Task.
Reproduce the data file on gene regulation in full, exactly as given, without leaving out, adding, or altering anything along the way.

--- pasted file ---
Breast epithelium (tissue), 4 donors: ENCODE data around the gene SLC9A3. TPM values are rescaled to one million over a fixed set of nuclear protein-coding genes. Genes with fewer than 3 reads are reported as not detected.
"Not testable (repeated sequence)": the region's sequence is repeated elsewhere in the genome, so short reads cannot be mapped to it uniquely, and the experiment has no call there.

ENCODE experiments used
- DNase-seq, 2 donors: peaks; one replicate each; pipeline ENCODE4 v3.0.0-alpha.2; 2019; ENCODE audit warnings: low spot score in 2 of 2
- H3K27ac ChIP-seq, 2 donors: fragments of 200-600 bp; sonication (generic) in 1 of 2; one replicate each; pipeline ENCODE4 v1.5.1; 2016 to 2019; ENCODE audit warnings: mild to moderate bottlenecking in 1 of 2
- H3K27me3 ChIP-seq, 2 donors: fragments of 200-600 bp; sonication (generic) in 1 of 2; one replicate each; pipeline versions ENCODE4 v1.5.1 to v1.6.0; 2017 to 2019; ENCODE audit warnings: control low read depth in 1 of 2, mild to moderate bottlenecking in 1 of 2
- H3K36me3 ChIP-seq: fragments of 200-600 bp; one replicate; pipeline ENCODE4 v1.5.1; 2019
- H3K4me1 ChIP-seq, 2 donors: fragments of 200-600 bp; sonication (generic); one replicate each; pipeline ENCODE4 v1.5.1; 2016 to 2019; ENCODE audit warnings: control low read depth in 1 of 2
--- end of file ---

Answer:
Breast epithelium (tissue), 4 donors: ENCODE data around the gene SLC9A3. TPM values are rescaled to one million over a fixed set of nuclear protein-coding genes. Genes with fewer than 3 reads are reported as not detected.
"Not testable (repeated sequence)": the region's sequence is repeated elsewhere in the genome, so short reads cannot be mapped to it uniquely, and the experiment has no call there.

ENCODE experiments used
- DNase-seq, 2 donors: peaks; one replicate each; pipeline ENCODE4 v3.0.0-alpha.2; 2019; ENCODE audit warnings: low spot score in 2 of 2
- H3K27ac ChIP-seq, 2 donors: fragments of 200-600 bp; sonication (generic) in 1 of 2; one replicate each; pipeline ENCODE4 v1.5.1; 2016 to 2019; ENCODE audit warnings: mild to moderate bottlenecking in 1 of 2
- H3K27me3 ChIP-seq, 2 donors: fragments of 200-600 bp; sonication (generic) in 1 of 2; one replicate each; pipeline versions ENCODE4 v1.5.1 to v1.6.0; 2017 to 2019; ENCODE audit warnings: control low read depth in 1 of 2, mild to moderate bottlenecking in 1 of 2
- H3K36me3 ChIP-seq: fragments of 200-600 bp; one replicate; pipeline ENCODE4 v1.5.1; 2019
- H3K4me1 ChIP-seq, 2 donors: fragments of 200-600 bp; sonication (generic); one replicate each; pipeline ENCODE4 v1.5.1; 2016 to 2019; ENCODE audit warnings: control low read depth in 1 of 2